by Charles A. Smith
10 - 2*3 + 72/9 * 5 6 8 * 5 40 10 - 6 + 40 = 44
You might wonder why ADAM doesn't multiply 9*5 and then divide that into 72 in which case the final answer would be 5.6. In order to avoid any confusion I always use brackets. ADAM will set aside his built-in rules and perform all bracketed operations separately. If your future programming is to involve powers, roots, logarithmic and trigonometric functions along with other exotica you will soon get lost without brackets.
Even if you use brackets within brackets ADAM will do as you did in High School; clear the inside brackets first. Try this:
] PRINT 10-(2*3)+((72/9)*5)
44 is the answer. Now try this:L
] PRINT 10-(2*3)+(72/(9*5)) and you will get:A
If you are using letter variables in your program, brackets are essential. When I do that sort of arithmetic juggling I will periodically check it out by substituting numerals and running it through on a calculator.
STRING VARIABLES - We learned earlier that a numerical value can be represented by a letter. It is then referred to as a 'variable' because the letter may have different values from time to time within the program.
We can also assign letters to represent names, words or groups of words and even a combination of letters and numbers. In that case it is called a 'String Variable' and can be one or two letters followed by a dollar sign. eg, A$="HELLO"
If that is included in a progam, every time you command:
] PRINT A$ - you get
String Variables are very useful. Try this short program:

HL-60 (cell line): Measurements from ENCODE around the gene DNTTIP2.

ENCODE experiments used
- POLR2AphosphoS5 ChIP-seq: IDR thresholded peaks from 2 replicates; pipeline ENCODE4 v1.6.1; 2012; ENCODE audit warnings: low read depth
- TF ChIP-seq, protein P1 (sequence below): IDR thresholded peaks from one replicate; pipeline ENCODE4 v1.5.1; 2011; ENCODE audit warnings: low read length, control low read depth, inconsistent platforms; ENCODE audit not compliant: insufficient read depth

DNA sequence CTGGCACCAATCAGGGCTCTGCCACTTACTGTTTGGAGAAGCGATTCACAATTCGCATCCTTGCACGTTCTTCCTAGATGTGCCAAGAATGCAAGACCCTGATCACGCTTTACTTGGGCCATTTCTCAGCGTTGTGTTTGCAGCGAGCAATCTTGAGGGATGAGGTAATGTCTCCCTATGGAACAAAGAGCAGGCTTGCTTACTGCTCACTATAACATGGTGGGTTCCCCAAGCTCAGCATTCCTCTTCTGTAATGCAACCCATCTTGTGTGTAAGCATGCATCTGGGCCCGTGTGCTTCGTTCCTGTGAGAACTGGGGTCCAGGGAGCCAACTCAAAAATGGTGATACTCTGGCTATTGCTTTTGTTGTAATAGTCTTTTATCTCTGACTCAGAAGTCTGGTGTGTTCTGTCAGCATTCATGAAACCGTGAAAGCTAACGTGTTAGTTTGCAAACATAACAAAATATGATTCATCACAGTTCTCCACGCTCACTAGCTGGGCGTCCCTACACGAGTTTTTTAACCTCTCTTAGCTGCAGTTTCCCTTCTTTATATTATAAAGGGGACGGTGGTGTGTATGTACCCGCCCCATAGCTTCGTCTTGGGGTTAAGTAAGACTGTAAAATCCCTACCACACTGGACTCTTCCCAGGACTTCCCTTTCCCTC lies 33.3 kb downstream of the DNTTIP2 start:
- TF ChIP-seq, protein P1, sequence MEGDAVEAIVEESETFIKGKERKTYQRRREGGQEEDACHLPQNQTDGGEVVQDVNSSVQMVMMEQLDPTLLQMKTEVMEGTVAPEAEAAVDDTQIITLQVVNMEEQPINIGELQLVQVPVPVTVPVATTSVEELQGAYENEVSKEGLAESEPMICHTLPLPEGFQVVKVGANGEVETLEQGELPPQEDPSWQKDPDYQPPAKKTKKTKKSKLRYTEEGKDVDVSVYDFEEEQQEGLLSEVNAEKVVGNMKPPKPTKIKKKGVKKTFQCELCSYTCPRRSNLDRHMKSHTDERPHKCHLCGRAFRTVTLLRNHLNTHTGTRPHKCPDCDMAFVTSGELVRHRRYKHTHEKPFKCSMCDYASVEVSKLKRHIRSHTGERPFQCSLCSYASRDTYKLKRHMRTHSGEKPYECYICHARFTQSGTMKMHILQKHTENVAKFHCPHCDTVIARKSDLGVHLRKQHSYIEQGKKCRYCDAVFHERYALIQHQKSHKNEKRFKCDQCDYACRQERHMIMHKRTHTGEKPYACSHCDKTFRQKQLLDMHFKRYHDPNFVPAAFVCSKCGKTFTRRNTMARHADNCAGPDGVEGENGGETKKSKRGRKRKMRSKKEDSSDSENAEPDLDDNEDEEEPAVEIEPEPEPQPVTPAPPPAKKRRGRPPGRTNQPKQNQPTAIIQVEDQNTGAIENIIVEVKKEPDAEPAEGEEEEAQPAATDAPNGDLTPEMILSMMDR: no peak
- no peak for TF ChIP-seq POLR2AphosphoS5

] 10 HOME:PRINT"Please type in you name- ":INPUT N$
] 20 PRINT:PRINT"What city do you live in "N$"? ":INPUT C$
] 30 PRINT:PRINT"I've heard that "C$" is a pretty city"
Note that the contents of a String Variable must always be within quotation marks. You will notice that the SmartBASIC manual shows a different method for String output. Both methods will work but I think the method above is a little better because it allows you to insert the variable anywhere within the PRINT command.
IF/THEN COMMANDS - An extremely useful feature both in arithmetic as well as string variables. Basically, what you are telling ADAM with this command is; when one event occurs, another event must follow. Like so:
] 10 HOME:PRINT"Want to play chess? Y/N ":INPUT A$
] 20 IF A$="Y" THEN GOTO 50
] 30 PRINT:PRINT"Later maybe."
] 40 END
] 50 PRINT:PRINT"You want Black or White? ":INPUT B$ (etc)
You'll notice that we didn't have to say 'IF A$="N" THEN...' it is obvious to ADAM that if A$ does not equal "Y", he is to go on to the next command which in this case is Line 30. We put in the 'END' command that ADAM would not just go from there to the PRINT command in Line 50.
One of the early truths to recognize in programming is that the computer responds not to mathematical or equational reasoning but to pure deductive logic. Here is a perfectly reasonable command:
] 100 IF B<>1 THEN B=1
What you have told ADAM is that, say at the end of some calculation, that you want B equal to 1 regardless of its current value. (The symbols, <>, mean 'not equal to').
] 200 IF B=1 AND C=2 THEN B+C=10
Again, a logical command and ADAM won't argue with your arithmetic. In this case you ordered a conclusion based upon two premises; perfectly OK but you must always use just one IF for every THEN.
Next lesson we will look at some of the other useful commands you can use to advantage in your programming such as:
(Just for fun see if you can create a program that will convert from pounds to kilograms and vice versa.)